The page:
Sunday, 4 February 2018

Component Moment

Video games may have their flashy graphics and automatic maths but one thing they don't have is chunky wooden pieces and lots of lovely, lovely cardboard.

A games components are a big part of the tactile experience board gaming brings and one of the many things I enjoy about gaming. This week Kelly and I discuss our favourite types of components in games, discuss the age old debate of mini vs standee and discuss if component upgrades in games/ deluxe versions are worth it. 


We also discuss some of the games we have been playing this week including Ra, Schotten Totten, fridge Carcassonne and Tiny Epic Quest.

Keep up with us the rest of the week by following us on twitter and for more great podcasts check out insidevoicesnetwork.com

3 comments:

  1. "Bits" are definitely one of the two huge advantages that boardgames have over video games for me - that, and playing with people you can actually see. And I'm definitely a metal coin fan; last July I backed the "Swords and Sails Coins" kickstarter, and I've never played the game, but I do now have a large bag of Byzantine-style coins for use in any game that needs them.

    The tokens in the reprint edition of Splendor aren't as heavy as the originals. Shame! The ones in Lovecraft Letter are pretty solid, though.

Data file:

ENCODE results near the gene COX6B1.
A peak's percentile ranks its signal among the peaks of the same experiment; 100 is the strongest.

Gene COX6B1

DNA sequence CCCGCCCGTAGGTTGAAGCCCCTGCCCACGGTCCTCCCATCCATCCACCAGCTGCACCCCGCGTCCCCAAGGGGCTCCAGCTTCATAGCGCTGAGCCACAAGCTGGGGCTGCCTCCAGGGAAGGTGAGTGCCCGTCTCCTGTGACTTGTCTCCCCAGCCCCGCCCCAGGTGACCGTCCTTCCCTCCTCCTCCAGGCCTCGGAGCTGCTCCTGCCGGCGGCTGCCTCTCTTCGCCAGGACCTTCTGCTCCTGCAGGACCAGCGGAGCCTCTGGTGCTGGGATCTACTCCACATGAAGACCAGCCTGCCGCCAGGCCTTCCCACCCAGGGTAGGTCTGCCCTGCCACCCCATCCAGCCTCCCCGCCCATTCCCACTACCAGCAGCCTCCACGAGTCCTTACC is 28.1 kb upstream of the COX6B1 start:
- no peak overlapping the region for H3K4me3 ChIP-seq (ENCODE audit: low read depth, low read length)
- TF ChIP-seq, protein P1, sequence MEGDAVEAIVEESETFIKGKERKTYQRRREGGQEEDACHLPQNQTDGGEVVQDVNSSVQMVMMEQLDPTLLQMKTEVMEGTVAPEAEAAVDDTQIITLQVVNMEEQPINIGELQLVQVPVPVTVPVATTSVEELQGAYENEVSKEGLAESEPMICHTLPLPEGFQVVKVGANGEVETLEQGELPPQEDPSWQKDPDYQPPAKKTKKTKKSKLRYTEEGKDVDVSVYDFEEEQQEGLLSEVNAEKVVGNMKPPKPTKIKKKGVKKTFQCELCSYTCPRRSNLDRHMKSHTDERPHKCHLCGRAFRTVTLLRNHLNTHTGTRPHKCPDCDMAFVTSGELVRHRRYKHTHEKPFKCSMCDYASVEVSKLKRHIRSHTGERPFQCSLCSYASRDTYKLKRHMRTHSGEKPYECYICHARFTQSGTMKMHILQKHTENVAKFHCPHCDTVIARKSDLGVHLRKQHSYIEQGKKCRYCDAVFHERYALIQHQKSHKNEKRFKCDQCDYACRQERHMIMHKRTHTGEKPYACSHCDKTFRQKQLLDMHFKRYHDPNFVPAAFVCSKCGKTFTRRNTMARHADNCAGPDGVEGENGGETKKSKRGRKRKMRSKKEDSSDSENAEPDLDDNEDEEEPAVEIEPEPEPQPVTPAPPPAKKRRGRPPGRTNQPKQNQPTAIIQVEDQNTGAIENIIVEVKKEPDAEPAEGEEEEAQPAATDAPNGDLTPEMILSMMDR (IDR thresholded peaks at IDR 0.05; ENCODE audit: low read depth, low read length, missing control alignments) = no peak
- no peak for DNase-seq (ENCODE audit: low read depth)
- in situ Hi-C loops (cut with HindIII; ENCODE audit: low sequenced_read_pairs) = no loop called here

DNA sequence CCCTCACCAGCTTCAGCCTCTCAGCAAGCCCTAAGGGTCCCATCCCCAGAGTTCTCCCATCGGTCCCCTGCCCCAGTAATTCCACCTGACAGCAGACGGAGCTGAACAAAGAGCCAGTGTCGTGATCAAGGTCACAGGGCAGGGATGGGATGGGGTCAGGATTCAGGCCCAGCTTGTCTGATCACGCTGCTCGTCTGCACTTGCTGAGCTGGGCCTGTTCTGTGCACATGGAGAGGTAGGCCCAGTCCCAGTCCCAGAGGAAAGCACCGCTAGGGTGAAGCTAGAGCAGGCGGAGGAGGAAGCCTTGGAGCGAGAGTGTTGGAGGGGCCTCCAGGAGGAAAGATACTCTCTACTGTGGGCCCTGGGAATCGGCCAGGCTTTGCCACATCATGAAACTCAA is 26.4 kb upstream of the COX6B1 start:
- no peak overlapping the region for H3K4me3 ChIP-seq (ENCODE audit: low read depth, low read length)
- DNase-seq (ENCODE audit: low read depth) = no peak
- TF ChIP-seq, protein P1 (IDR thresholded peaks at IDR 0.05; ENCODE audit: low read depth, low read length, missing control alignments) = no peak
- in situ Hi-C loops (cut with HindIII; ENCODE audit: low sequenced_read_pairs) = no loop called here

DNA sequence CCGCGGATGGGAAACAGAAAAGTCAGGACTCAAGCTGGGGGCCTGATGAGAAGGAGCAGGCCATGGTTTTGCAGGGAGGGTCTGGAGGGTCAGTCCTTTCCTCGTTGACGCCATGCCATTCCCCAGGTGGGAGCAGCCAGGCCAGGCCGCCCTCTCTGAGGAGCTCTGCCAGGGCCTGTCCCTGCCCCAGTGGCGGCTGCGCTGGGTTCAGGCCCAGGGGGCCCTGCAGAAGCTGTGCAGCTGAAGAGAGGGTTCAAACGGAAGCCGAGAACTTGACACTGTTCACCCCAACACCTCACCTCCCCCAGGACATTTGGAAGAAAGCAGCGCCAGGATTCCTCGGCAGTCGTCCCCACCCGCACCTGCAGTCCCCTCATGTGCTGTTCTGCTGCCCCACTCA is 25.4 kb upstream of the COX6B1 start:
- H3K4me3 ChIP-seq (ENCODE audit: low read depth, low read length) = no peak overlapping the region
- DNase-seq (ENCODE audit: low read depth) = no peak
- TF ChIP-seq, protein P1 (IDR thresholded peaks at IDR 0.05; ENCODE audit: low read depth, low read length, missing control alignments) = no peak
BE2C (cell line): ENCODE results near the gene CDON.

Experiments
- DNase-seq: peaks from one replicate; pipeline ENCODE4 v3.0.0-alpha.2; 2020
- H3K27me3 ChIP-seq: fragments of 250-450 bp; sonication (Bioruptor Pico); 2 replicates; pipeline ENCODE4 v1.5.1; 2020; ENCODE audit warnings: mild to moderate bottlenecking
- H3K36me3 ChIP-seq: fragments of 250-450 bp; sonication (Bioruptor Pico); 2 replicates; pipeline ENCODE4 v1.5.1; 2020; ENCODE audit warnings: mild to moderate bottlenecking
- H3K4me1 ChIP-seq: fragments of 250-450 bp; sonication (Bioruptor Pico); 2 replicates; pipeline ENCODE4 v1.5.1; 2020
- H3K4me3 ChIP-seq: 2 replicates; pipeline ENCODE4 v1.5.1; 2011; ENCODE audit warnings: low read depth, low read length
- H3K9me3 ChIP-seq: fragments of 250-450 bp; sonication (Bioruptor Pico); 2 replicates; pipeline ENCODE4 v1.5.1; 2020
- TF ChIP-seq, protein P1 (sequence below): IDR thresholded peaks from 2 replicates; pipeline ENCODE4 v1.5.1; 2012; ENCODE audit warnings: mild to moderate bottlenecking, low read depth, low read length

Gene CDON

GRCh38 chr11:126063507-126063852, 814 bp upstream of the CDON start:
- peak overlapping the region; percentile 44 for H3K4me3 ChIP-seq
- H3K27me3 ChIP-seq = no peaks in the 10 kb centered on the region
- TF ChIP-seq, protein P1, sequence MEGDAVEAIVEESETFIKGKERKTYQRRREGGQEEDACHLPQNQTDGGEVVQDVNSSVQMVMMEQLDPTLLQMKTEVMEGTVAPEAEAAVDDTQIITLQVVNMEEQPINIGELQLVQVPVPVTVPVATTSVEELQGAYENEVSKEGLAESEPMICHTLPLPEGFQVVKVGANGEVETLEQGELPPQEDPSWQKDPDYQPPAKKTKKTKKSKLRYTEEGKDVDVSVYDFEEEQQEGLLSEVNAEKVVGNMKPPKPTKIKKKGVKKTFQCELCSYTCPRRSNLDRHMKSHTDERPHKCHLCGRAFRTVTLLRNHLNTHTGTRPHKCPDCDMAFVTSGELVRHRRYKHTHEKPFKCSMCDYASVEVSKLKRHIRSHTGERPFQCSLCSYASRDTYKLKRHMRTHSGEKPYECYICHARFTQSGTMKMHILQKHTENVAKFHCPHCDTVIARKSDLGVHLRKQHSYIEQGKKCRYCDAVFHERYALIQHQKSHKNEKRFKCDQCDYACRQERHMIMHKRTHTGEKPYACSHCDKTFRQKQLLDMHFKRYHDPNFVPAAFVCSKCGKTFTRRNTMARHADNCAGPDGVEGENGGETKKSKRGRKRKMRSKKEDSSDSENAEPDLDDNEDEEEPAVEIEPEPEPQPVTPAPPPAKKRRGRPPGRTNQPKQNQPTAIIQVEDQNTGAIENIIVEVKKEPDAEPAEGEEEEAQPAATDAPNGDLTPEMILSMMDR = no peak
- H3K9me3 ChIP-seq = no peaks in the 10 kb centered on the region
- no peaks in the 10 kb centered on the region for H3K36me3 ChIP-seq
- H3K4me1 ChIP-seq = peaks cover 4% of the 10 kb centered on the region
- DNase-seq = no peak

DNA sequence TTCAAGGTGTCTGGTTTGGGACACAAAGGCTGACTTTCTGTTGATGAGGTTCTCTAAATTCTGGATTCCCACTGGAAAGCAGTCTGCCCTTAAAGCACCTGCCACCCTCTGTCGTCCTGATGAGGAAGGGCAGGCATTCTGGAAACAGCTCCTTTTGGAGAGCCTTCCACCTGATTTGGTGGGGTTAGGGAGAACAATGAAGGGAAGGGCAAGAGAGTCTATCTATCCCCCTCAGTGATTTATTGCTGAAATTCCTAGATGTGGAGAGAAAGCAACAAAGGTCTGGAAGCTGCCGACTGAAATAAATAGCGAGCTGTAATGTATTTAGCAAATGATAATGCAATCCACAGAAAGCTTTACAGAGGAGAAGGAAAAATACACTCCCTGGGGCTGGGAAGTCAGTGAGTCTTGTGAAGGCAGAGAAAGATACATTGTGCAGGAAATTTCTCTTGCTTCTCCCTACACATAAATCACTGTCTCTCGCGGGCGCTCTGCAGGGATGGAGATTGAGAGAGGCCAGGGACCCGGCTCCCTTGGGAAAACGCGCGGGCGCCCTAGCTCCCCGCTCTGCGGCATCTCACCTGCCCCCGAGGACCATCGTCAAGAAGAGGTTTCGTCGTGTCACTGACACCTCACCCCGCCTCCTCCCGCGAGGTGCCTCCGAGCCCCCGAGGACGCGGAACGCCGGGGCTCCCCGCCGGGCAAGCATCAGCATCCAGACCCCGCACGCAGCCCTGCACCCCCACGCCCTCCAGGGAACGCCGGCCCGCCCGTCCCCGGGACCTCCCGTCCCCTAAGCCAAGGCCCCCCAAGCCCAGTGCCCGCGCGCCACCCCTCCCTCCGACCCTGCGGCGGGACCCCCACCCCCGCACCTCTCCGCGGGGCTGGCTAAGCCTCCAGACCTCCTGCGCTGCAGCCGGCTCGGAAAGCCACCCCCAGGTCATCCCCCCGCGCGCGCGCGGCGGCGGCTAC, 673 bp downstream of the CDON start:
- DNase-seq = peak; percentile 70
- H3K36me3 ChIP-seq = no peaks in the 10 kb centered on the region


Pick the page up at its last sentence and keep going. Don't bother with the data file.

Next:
I'm also not a minis fan: I'm a terrible painter, and like many boardgamers I have a storage space problem. The only pre-painted minis I have are the X-Wing ships, and those are pretty well done but not cheap.

    I think I may have said before, I design and 3d-print and sell my own component enhancements - https://3d.firedrake.org/ . Those are light plastic (largely hollow, in fact) but they can still improve the gameplay experience. Box inserts are more expensive to make, but still cheaper than buying one in laser-cut wood…

    You can download Catan terrain tiles and other accessories from Thingiverse, and then get them 3d-printed (if you know someone who has a printer, or via a service like 3dhubs). Meeplesource and boardgameextras sell a variety of generic upgraded components, too.

    I definitely like to have the option of buying a game cheaply, and then upgrading individual bits if I really like it.

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    Replies
    1. Ooo I didn't realise you printed and sold components! I'll check it out. My brother has a 3d printer but little interest in board games unfortunately so its difficult to get him to print things for me!

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